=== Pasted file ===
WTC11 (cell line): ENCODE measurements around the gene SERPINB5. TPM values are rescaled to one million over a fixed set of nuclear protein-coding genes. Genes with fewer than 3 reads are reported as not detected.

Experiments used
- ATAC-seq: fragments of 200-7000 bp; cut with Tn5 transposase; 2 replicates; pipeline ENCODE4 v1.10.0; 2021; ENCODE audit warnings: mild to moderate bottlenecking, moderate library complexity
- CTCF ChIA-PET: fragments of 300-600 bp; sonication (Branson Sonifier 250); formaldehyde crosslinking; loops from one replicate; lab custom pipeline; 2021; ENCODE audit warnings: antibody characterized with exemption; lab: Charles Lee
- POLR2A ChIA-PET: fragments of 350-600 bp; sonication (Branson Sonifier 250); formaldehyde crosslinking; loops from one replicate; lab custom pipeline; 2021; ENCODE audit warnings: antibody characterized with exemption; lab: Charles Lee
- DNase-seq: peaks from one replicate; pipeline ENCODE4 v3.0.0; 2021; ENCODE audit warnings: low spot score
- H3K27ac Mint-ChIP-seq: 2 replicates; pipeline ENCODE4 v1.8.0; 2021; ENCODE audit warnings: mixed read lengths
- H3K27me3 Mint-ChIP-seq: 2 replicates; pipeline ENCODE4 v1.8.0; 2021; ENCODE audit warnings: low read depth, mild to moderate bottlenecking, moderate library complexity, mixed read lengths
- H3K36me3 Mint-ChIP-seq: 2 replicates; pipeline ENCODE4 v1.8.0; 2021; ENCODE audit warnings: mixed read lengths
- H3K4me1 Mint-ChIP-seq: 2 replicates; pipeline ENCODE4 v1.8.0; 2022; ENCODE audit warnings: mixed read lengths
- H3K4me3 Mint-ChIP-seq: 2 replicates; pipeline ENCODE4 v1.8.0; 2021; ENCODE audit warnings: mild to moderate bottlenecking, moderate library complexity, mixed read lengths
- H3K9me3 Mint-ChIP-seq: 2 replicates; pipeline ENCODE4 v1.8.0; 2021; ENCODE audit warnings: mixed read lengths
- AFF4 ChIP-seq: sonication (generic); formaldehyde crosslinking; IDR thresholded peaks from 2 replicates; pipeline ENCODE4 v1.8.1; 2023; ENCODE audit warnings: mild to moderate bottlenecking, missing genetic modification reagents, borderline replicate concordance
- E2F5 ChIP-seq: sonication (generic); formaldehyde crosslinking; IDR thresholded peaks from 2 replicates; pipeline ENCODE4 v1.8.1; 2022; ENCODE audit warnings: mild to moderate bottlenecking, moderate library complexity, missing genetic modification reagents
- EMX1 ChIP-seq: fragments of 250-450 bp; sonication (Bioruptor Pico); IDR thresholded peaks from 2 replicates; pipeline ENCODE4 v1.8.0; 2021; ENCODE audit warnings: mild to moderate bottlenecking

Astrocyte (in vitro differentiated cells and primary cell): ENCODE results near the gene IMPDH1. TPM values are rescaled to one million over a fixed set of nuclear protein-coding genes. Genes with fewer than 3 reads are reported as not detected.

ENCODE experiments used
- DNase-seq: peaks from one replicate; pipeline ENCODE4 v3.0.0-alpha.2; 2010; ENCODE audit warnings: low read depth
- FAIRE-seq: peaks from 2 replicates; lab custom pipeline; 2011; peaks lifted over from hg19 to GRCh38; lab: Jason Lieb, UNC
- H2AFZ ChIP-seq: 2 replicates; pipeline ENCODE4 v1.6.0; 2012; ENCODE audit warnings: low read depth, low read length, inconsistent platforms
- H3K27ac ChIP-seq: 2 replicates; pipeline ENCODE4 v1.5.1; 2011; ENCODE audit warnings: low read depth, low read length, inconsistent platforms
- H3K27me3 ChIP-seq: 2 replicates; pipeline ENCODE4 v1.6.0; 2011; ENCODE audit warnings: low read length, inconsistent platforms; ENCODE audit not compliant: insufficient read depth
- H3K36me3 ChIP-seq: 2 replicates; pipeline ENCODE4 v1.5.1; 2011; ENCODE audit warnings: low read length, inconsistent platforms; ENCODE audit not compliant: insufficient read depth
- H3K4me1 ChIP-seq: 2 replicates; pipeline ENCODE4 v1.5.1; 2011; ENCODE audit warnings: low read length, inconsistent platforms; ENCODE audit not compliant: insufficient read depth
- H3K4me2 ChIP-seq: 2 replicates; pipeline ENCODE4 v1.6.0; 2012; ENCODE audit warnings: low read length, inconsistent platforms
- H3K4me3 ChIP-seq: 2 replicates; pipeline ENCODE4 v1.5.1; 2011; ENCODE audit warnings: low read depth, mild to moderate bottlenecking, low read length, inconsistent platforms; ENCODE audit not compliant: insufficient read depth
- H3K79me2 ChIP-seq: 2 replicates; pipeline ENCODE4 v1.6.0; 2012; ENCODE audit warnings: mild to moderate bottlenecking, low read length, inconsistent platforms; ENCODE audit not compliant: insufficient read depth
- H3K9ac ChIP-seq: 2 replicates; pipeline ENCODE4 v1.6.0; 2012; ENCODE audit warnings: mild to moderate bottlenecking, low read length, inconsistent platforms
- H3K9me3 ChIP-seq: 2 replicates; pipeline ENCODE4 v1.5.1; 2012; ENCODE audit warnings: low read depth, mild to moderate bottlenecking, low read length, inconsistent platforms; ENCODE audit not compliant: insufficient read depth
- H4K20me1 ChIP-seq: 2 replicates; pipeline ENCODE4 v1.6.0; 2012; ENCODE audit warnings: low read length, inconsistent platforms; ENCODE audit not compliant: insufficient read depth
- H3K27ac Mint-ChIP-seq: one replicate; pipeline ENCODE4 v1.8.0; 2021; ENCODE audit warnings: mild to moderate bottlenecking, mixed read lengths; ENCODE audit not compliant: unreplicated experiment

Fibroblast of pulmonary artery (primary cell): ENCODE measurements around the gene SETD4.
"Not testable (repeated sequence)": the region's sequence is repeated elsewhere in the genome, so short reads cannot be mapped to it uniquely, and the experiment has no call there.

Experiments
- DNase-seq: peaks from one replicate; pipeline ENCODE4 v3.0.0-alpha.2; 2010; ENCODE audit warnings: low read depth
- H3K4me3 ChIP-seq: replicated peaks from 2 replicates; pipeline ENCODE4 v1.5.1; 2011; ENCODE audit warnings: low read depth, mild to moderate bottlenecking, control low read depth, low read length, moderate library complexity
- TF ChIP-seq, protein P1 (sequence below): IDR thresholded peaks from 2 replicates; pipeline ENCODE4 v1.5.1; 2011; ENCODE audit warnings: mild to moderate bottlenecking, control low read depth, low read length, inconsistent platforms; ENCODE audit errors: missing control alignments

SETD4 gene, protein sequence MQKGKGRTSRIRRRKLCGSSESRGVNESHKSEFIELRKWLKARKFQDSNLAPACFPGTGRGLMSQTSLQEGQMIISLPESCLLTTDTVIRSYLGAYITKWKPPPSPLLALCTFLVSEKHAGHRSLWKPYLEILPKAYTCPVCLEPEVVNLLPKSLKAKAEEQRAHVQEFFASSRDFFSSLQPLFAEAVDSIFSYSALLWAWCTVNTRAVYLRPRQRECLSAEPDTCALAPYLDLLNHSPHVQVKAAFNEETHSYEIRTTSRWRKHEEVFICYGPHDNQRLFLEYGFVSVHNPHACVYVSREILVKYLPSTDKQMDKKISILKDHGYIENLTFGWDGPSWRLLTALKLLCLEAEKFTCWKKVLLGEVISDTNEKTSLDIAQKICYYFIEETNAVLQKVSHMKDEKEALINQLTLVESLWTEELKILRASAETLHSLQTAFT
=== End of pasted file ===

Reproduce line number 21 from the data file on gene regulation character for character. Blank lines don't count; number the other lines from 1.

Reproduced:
- H3K27ac ChIP-seq: 2 replicates; pipeline ENCODE4 v1.5.1; 2011; ENCODE audit warnings: low read depth, low read length, inconsistent platforms